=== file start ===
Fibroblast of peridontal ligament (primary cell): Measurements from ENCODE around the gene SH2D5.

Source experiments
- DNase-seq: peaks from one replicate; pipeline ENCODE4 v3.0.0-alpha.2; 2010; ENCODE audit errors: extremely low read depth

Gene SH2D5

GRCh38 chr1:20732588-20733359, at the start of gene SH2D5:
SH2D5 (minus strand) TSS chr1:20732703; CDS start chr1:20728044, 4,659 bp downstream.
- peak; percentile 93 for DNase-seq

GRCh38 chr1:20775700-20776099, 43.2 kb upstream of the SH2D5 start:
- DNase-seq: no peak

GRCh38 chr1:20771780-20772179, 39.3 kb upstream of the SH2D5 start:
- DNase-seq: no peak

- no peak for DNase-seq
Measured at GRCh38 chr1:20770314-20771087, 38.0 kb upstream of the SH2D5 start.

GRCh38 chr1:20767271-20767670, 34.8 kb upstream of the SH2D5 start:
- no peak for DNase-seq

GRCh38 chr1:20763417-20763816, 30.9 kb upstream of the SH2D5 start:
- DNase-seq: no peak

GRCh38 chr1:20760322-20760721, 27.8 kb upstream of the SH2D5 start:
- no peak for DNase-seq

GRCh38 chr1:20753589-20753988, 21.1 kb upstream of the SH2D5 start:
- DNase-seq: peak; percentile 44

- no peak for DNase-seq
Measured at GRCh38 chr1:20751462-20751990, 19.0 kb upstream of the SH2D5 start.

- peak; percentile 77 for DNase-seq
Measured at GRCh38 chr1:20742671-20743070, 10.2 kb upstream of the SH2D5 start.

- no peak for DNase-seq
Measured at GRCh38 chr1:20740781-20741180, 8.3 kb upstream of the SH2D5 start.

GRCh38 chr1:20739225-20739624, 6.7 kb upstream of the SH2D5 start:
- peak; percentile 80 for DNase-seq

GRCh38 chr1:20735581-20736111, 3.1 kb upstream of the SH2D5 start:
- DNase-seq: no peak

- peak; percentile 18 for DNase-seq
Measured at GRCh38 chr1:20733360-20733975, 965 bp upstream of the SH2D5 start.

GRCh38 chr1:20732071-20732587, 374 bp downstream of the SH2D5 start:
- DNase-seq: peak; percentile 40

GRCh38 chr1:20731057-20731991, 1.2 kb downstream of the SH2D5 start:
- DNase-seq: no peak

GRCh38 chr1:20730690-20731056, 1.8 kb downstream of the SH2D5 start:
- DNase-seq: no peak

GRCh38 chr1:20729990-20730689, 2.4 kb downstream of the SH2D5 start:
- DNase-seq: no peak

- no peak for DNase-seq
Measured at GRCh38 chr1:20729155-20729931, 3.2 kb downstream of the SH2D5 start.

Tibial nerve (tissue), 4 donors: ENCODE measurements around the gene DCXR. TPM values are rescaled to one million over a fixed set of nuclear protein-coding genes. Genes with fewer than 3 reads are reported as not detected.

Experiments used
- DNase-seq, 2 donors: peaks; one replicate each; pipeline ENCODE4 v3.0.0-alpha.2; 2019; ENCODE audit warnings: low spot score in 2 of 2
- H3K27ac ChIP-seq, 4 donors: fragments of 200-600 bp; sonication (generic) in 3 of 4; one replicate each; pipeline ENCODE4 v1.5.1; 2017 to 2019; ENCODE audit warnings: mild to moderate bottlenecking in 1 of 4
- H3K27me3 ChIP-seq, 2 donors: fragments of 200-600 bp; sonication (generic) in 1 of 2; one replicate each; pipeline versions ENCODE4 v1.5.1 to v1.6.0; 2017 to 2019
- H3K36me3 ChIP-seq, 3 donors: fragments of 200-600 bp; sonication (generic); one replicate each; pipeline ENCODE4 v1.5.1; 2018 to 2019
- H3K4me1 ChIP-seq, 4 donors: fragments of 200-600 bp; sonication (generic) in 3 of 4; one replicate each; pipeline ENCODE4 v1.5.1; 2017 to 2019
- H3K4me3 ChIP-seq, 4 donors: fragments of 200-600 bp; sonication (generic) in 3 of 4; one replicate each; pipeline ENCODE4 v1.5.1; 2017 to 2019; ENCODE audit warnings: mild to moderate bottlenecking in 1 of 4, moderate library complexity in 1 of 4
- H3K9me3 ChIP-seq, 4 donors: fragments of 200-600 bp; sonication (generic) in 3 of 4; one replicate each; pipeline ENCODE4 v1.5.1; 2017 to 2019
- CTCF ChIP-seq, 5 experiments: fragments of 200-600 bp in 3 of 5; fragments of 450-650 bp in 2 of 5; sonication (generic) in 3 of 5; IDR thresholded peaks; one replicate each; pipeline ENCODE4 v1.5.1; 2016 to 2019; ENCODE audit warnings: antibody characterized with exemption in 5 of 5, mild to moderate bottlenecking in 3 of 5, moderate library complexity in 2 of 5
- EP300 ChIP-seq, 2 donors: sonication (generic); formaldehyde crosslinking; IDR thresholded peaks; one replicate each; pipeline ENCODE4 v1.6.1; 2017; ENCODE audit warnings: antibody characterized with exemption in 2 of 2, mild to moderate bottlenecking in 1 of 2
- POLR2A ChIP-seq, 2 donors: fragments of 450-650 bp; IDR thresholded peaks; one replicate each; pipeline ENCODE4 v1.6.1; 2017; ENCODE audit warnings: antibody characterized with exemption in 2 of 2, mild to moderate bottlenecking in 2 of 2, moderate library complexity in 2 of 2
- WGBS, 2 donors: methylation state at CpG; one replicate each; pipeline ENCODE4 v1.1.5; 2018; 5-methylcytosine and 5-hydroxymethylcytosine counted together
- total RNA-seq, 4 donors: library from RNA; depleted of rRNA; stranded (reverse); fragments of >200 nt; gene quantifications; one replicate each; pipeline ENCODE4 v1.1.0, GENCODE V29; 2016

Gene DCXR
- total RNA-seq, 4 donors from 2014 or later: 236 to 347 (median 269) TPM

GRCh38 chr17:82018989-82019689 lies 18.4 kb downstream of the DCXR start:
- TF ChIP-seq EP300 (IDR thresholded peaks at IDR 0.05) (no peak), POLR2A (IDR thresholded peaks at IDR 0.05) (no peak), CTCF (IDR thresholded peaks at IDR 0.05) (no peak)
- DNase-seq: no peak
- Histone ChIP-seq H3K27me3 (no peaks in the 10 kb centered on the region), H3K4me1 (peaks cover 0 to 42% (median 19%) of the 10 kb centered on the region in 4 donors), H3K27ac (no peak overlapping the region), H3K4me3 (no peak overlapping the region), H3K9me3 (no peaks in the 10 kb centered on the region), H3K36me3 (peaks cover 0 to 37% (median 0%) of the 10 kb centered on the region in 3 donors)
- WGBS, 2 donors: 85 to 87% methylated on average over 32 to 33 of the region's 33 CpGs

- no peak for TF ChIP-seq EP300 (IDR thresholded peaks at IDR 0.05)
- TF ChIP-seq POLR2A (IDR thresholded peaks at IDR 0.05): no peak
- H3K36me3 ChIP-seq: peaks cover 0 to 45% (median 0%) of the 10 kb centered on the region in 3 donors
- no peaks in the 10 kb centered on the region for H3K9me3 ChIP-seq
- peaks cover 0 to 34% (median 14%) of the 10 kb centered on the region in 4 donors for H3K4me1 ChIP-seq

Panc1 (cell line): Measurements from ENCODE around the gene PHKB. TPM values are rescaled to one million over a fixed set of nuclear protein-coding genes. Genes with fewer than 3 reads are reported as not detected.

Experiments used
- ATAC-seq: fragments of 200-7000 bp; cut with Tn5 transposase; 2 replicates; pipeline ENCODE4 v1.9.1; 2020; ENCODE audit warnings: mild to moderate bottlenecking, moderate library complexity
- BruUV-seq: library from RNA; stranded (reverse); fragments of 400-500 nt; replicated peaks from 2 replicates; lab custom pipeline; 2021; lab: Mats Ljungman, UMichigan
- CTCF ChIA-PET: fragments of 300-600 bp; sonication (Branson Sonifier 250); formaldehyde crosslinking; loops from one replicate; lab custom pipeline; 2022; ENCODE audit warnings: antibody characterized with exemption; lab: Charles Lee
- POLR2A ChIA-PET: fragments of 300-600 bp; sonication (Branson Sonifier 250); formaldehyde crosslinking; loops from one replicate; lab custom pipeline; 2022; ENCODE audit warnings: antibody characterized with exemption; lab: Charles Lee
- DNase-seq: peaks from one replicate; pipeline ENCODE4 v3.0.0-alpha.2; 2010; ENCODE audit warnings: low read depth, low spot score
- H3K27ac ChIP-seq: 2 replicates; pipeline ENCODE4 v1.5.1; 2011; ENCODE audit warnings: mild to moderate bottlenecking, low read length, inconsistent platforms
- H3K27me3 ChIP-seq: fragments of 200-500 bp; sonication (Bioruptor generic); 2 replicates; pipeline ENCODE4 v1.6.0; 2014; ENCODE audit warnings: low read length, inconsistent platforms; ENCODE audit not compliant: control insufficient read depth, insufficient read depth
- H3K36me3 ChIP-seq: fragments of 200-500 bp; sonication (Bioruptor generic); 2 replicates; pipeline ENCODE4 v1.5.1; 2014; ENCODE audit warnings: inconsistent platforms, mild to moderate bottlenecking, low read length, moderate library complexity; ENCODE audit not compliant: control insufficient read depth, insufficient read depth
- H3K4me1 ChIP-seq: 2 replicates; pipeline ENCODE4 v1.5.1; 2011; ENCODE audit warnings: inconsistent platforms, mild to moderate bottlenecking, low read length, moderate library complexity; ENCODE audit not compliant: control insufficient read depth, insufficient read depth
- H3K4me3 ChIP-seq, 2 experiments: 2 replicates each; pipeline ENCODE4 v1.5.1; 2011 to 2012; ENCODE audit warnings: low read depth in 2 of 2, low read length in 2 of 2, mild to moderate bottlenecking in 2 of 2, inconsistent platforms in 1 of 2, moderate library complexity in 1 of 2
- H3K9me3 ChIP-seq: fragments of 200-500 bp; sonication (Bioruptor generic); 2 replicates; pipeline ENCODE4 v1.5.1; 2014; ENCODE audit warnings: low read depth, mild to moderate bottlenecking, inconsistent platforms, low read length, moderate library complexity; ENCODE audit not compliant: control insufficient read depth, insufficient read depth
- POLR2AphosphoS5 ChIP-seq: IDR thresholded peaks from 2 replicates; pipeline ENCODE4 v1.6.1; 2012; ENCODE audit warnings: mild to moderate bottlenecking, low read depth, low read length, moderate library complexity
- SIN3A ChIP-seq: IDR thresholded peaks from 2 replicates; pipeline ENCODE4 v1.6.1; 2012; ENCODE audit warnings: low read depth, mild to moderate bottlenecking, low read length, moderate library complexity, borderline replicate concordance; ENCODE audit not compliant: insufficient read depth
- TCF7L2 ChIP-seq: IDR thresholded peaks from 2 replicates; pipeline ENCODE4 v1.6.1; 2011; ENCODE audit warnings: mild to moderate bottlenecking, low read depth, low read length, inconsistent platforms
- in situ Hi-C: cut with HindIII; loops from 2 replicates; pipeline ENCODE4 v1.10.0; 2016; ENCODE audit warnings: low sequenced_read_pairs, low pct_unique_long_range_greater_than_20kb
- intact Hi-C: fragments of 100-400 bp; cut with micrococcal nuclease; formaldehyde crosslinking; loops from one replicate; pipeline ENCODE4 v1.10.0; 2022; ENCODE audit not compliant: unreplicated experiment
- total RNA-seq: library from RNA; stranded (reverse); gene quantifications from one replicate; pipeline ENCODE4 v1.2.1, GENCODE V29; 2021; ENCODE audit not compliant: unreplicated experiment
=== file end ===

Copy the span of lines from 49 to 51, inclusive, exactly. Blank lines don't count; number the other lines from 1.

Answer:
- H3K36me3 ChIP-seq, 3 donors: fragments of 200-600 bp; sonication (generic); one replicate each; pipeline ENCODE4 v1.5.1; 2018 to 2019
- H3K4me1 ChIP-seq, 4 donors: fragments of 200-600 bp; sonication (generic) in 3 of 4; one replicate each; pipeline ENCODE4 v1.5.1; 2017 to 2019
- H3K4me3 ChIP-seq, 4 donors: fragments of 200-600 bp; sonication (generic) in 3 of 4; one replicate each; pipeline ENCODE4 v1.5.1; 2017 to 2019; ENCODE audit warnings: mild to moderate bottlenecking in 1 of 4, moderate library complexity in 1 of 4